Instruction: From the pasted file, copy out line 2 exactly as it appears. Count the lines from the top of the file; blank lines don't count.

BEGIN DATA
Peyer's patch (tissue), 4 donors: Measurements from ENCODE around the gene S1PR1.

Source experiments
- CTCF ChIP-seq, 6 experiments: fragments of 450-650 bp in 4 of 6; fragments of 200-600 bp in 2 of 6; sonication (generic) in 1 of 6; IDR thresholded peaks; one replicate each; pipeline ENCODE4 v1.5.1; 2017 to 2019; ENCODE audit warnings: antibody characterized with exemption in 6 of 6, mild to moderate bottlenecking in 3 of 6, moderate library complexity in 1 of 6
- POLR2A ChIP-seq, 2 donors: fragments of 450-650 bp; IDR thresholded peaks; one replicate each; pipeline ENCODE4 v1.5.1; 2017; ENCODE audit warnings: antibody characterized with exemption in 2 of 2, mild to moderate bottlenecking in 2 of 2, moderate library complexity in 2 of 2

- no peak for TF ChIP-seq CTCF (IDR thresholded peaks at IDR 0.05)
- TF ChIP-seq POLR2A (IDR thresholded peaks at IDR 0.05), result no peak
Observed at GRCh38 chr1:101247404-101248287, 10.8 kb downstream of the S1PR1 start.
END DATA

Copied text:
Source experiments